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 Topic: An Interview with Jesus and Mo

 (Read 24406 times)
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  • An Interview with Jesus and Mo
     OP - October 15, 2013, 09:53 AM



    An Interview with Jesus and Mo


    The London School of Economics Student Union excelled itself once again this month when it harassed and intimidated two students who were wearing Jesus and Mo t-shirts during Fresher’s week.

    In 2012, the same Student Union bravely defended its principles by refusing an ex-Muslim society to be affiliated with its Atheist, Secular and Humanist society, citing security concerns.

    Sundas Hoorain, of the ASH society, called the decision “offensive and oppressive,” saying that young Muslims who renounce their faith need support for the problems they face in “coming out”.

    She said: “It is deeply upsetting when, even in LSE, the students’ union, instead of saying we will support and accept you, say your existence is not convenient for us.”

    In a spirit of solidarity, the ex-Muslim forum would like to praise Jesus and Mo and state our admiration for his empowering, important and deeply progressive, not to mention hilarious cartoon. Some comments from our forum members about his work:

    “It's probably one of the best examples out there of how satire should be done. It's ingenious. Short and pithy, always witty and always making some brilliant observational point about its target. And it's never personally derogatory, unless by proxy to those who stake so much of their ego and pride in the religious institutions, dogma and figureheads that are the target”

    “Jesus and Mo exemplifies the effectiveness of comedic satire as a tool for drawing attention towards uncomfortable truths. We should be as distrustful of religious organizations who seek to silence criticism through satire as we would be of political organizations who would seek to silence criticism through satire”

    One of the reasons why ex-Muslims find Jesus and Mo so liberating and inspiring is that it depicts Muhammad alongside Jesus in a comical way. It breaks a taboo with Islam in this sense that doesn’t apply to depictions of Jesus. 

    The refusal to submit to this taboo is empowering.

    There is an elephant in the room. A person can make cartoons of Jesus without risking their safety. But the man behind Jesus and Mo has to stay anonymous. It is why this comic strip is important and defiant and liberating.

    The spirit in this work is the spirit of the playful human wit refusing to be scared by the taboos of prophetic religious power and intimidation.

    When you can laugh at something that is bullying and oppressive it no longer has moral authority or power over you. Laughter is a great emancipator and conqueror. It giggles ‘truth to holy power’.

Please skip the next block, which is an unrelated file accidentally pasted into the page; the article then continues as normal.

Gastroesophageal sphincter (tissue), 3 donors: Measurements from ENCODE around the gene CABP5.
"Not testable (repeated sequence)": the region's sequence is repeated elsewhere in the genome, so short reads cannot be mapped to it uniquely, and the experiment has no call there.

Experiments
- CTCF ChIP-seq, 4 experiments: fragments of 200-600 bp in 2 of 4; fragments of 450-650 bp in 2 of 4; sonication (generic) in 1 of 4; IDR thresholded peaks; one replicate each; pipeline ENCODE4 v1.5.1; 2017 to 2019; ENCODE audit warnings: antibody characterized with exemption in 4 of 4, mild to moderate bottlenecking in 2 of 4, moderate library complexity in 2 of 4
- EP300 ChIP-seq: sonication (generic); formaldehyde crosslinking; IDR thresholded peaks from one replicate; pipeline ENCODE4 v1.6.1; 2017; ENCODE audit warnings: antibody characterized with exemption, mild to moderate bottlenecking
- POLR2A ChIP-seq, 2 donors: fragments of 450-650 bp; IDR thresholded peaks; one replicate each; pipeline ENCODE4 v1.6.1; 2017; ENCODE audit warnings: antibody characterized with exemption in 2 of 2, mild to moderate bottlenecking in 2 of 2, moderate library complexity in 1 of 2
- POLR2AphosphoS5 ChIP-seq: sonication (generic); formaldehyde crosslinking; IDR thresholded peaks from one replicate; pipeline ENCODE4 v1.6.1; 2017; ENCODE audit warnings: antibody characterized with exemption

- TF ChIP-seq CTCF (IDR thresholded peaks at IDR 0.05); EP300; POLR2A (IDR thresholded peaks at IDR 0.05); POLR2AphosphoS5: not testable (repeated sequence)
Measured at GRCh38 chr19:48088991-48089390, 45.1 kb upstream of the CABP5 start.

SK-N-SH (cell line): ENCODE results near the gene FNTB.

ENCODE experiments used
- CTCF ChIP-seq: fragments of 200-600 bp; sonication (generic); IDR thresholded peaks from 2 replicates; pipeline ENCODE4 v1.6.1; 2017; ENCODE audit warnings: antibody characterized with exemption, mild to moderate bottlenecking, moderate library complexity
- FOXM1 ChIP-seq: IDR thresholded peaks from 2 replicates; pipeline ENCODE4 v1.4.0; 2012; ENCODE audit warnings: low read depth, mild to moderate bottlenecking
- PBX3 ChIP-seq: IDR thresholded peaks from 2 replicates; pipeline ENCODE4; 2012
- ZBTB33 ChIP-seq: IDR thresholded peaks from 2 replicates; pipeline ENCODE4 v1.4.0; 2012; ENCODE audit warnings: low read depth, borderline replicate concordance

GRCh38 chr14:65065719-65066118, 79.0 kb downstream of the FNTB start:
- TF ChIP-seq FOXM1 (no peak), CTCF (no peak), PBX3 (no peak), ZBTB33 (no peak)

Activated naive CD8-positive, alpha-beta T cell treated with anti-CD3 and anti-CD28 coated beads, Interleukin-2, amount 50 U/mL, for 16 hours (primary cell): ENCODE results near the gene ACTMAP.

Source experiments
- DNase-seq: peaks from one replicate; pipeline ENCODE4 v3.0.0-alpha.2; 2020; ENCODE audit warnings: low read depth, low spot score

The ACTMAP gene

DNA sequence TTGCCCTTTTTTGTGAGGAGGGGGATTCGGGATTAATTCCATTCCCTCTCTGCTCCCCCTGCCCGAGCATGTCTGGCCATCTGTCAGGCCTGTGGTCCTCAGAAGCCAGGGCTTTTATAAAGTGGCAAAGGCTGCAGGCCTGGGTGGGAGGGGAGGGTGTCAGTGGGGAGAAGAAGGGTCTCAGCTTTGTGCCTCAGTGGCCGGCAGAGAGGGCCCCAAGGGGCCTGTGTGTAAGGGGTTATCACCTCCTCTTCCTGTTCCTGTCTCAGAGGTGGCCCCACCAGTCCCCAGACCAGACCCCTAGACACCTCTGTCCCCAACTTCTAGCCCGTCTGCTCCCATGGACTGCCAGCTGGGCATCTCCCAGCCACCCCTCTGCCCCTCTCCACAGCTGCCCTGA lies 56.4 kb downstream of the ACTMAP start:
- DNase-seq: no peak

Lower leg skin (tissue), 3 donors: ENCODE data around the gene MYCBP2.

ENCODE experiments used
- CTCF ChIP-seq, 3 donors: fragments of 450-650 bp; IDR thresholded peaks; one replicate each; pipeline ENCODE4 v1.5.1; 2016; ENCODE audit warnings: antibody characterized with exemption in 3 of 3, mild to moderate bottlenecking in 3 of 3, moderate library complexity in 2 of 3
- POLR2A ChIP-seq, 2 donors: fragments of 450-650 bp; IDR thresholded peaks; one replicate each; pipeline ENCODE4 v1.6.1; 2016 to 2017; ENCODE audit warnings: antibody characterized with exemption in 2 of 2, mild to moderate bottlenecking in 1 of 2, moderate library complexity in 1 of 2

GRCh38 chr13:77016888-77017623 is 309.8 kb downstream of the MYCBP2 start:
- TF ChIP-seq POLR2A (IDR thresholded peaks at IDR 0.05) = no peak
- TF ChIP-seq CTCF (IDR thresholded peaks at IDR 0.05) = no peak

We are honoured that the talented man who writes and draws Jesus and Mo kindly allowed us to interview him.




    Could you tell us a little about your influences as a cartoonist and stylist, and in a wider sense, who influenced you in terms of your sense of playfulness towards the conceits of religion, and your satirical sensibility?

    I'm still a bit reluctant to call myself a 'cartoonist' even after 8 years of making Jesus & Mo. I think cartoonists need to be able to draw, and that is not a skill I would claim for myself.

    That said, as a child I read a lot of Peanuts - had a load of Charlie Brown paperbacks which I'd read and reread. I still do. I love the gentle tone of Peanuts, the mixture of innocence and worldliness, the lightly worn wisdom. Schulz was a great artist - much too good for me to declare him an "influence" in any way other than the fact that he instilled in me a love of the 4-panel form.

    How long does it take between an idea for a cartoon coming to you and its completion on the page? Does the actual drawing take long?

    Most of the drawing is already done. I'm a lazy copy-paster. Most of the time is taken up with writing a script, then chiseling it down. I usually devote Wednesday morning to it.

    Your cartoons often are very topical. Do your ideas mostly come to you spontaneously? Are you always switched on and looking for an angle on these issues in the news and elsewhere?

    I carry a notebook around, and keep online notes, too. When something happens in the news, often the irony jumps out at you. I get a lot of mileage out of religious people saying funny things - sometimes all I need to do is transcribe them (credit is always given to these unknowing guest scriptwriters). Other times I just sit down and tap away until something funny-ish comes out. Or not, as the case may be.

    Why do you think it is so important for religion to be satirised and taboos to be challenged?  Why is irreverence and a comical attitude such an effective satirical position against religion?

    I think laughter is very powerful. Religion takes itself very seriously indeed, which is one of the things makes it so funny, and so easy to make fun of.

    Most religion is based on one very bad idea. Not that there exists a creator god - that in itself is a pretty harmless concept - but that this creator god wrote a book.